Water purification and desalination

Figure 4. Pilot MD simulation by the applicants of simple molecules flowing through an element of CNT membrane. A single CNT, anchored in substrates, is shown.

The World Health Organization predicts that by 2050 up to four billion people (nearly two-thirds of the world’s present population) will face fresh water shortages. Drinking water scarcity is already posing major problems for more than a billion people, mostly in arid developing countries. As climate change continues to redistribute global rainfallpatterns such conditions will become increasingly common.

Desalination of seawater has long been used in regions of water scarcity to supplementthe supply of clean water for human consumption and irrigation. The most common method is reverse osmosis: forcingseawater through semi-permeable membranes that filter out the dissolved salts and fine solids. The major factor limiting the efficiency of this process, and the rate of fresh water production, is the high pressure, and thus energy, required to drive water through the membrane itself. This hinders the large-scale adoption of seawater desalination for water-stressed populations.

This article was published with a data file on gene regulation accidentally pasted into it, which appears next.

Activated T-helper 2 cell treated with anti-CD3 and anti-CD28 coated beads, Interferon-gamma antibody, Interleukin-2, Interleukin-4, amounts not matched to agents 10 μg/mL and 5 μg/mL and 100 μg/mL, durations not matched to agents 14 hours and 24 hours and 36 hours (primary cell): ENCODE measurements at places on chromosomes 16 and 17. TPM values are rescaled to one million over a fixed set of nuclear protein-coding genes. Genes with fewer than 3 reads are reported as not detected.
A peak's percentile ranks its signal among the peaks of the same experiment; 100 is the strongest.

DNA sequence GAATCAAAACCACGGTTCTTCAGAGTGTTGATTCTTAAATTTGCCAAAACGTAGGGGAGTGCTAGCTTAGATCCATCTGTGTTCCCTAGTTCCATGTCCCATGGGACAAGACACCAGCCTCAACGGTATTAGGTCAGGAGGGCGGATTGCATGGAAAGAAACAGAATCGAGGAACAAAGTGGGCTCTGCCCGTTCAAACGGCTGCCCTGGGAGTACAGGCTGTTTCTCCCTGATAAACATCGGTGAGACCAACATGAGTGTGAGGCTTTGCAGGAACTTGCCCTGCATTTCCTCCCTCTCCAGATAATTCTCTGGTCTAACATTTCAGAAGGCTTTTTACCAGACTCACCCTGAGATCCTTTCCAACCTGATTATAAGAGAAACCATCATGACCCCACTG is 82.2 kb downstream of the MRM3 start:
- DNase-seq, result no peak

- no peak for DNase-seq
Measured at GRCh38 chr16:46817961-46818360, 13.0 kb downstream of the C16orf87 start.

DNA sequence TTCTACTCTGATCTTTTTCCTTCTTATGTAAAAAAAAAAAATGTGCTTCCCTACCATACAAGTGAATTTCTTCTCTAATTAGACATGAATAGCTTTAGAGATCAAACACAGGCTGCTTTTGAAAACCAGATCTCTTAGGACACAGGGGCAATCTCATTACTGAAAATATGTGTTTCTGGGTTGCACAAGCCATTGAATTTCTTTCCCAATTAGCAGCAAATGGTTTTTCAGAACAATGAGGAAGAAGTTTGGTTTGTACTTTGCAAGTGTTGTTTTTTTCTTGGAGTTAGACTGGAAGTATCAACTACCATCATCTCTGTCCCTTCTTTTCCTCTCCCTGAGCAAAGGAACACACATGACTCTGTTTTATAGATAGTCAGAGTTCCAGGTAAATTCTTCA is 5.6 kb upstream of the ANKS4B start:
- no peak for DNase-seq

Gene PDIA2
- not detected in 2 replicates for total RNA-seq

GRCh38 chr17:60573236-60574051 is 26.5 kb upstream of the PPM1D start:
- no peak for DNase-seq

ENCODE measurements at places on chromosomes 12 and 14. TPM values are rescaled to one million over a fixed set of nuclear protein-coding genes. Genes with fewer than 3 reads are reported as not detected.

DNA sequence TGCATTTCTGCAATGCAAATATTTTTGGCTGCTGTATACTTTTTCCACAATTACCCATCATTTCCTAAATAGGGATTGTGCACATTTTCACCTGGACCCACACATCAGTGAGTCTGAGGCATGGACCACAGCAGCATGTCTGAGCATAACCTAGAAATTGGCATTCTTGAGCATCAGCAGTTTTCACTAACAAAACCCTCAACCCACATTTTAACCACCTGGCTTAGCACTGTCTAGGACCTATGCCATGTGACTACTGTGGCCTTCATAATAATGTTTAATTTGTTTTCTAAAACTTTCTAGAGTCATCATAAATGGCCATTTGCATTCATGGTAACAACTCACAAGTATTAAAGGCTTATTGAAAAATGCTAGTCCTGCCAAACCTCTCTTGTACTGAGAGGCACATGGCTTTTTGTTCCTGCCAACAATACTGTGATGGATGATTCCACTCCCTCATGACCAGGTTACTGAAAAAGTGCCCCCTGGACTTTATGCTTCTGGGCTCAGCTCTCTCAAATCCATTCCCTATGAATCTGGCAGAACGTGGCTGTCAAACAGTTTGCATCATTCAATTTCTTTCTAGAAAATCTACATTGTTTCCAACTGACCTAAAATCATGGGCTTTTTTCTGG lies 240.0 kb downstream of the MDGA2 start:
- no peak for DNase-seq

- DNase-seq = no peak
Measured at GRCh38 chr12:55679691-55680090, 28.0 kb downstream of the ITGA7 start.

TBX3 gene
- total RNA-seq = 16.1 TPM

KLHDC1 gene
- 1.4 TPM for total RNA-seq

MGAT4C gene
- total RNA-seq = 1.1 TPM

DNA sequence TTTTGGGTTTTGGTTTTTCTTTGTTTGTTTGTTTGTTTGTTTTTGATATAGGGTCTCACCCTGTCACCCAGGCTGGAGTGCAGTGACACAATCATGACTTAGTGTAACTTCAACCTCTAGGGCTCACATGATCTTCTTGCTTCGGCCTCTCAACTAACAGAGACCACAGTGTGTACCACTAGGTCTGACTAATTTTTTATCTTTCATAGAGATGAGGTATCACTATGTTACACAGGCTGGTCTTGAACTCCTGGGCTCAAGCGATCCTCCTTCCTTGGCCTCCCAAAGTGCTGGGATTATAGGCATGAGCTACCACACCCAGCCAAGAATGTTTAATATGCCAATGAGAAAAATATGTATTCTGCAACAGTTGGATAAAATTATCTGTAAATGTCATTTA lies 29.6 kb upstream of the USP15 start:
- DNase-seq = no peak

However, an alternative to conventional membranes exists that could produce a major increase in the efficiency of the reverse osmosis process. Recent molecular dynamics simulations (see, e.g., [1]) indicate that dense arrays of carbon nanotubes (CNT) could be used as a nano-filtration membrane. The image shows work undertaken by Programme Researchers on simulating the flow of simple molecules through a section of CNT membrane. The CNT proves highly efficient at repelling ions and other contaminants (which face a large energy barrier at the inlet of the CNT), butpresentslittle impediment to water molecules [1]. The simulations indicate that there is a massive decrease in the resistance to water flow as compared to that predicted by conventional theory. Such results suggest that nano-filtration membranescould transform the cost/benefit analysis forlarge-scale desalination and other water purification projects.

While molecular simulations can explore the basic principles, for the engineering design of a complete reverse-osmosis system the macroscopic flow characteristics must also be modelled: the fluid interactions with the CNTs at the molecular level will affect the macroscopic flow behaviour, and vice versa. In simulations in the programme, molecular dynamics applied near and within the membrane will run concurrently with a continuum treatment of the reverse-osmosis system on a macroscopic scale. Importantly, molecular dynamics will not be performed over the entire spatial domain; exploiting scale separation means that fluxes will only be computed via molecular simulation at points on the surface that are close enough to distinguish macroscopic flow variations.


[1] Corry B. 2008. Journal of Physical Chemistry B 112:1427-1434